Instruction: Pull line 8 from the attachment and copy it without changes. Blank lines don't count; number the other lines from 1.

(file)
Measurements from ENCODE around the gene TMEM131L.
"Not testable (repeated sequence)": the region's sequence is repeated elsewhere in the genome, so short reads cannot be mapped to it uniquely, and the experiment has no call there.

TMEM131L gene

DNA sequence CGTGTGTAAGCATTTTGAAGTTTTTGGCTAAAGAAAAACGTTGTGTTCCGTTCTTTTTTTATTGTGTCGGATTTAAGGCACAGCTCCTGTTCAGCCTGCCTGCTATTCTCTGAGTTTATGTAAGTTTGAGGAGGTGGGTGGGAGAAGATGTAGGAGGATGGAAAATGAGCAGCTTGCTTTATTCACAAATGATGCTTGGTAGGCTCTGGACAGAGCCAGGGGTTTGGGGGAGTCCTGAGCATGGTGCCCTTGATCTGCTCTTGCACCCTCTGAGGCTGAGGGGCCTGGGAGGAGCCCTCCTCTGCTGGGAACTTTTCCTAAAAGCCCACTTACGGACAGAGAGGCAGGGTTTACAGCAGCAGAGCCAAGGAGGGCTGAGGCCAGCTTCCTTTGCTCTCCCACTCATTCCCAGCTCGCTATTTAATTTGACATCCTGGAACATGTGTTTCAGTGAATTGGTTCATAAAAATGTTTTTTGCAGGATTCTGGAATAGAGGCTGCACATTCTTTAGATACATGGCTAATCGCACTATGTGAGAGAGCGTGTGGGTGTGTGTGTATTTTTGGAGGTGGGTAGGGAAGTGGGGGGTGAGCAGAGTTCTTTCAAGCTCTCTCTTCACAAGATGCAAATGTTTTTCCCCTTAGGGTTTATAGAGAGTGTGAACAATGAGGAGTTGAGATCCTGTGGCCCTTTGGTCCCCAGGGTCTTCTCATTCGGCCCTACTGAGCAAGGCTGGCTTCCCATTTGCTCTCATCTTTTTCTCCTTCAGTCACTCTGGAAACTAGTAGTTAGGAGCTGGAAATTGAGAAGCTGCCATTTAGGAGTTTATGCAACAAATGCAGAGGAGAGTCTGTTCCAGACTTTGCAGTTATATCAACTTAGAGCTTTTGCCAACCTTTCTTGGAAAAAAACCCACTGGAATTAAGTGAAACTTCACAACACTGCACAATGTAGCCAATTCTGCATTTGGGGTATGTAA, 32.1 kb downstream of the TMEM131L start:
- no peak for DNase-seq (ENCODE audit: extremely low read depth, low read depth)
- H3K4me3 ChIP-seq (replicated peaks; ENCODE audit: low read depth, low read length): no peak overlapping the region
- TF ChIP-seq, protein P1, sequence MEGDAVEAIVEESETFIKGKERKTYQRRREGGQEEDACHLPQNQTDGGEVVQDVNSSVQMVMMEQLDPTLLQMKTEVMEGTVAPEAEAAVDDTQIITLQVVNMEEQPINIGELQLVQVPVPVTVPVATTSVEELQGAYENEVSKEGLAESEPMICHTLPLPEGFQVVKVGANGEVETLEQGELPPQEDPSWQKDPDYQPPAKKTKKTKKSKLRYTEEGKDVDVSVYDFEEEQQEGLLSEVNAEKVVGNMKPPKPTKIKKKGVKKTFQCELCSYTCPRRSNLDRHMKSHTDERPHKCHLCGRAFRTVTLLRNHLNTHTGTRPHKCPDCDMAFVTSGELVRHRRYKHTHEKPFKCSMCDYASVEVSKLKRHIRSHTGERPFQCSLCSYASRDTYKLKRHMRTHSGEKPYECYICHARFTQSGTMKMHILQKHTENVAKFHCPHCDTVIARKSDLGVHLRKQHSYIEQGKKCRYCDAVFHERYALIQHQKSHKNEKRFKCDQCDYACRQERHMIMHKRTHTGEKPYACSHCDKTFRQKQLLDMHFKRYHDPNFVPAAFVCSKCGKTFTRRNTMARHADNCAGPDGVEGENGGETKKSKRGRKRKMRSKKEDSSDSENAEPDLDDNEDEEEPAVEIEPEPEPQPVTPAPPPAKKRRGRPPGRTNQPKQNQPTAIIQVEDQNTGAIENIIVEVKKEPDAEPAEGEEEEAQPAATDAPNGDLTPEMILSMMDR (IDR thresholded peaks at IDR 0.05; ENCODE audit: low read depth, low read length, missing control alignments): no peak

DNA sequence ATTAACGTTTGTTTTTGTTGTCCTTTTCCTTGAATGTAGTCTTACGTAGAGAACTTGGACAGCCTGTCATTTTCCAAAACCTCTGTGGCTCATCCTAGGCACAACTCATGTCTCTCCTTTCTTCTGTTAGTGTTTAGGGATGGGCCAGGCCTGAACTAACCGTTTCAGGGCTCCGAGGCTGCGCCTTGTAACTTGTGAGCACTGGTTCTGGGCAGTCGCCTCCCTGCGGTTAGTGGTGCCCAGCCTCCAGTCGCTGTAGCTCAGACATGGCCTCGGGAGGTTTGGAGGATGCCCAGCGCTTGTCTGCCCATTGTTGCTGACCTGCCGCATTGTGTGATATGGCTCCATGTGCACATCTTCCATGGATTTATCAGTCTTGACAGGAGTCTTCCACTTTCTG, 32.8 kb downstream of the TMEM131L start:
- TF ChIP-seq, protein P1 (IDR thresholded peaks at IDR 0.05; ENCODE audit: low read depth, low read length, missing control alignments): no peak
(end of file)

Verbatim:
DNA sequence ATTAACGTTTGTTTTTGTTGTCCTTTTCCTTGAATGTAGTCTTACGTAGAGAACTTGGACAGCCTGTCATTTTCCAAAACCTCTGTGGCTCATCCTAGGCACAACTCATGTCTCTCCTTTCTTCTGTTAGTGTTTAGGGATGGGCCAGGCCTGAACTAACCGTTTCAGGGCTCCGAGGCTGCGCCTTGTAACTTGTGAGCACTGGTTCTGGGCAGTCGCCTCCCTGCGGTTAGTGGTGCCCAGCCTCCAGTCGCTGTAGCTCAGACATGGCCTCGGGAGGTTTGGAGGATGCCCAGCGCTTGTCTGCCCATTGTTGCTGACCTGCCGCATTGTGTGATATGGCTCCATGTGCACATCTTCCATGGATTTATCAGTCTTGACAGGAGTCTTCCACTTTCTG, 32.8 kb downstream of the TMEM131L start: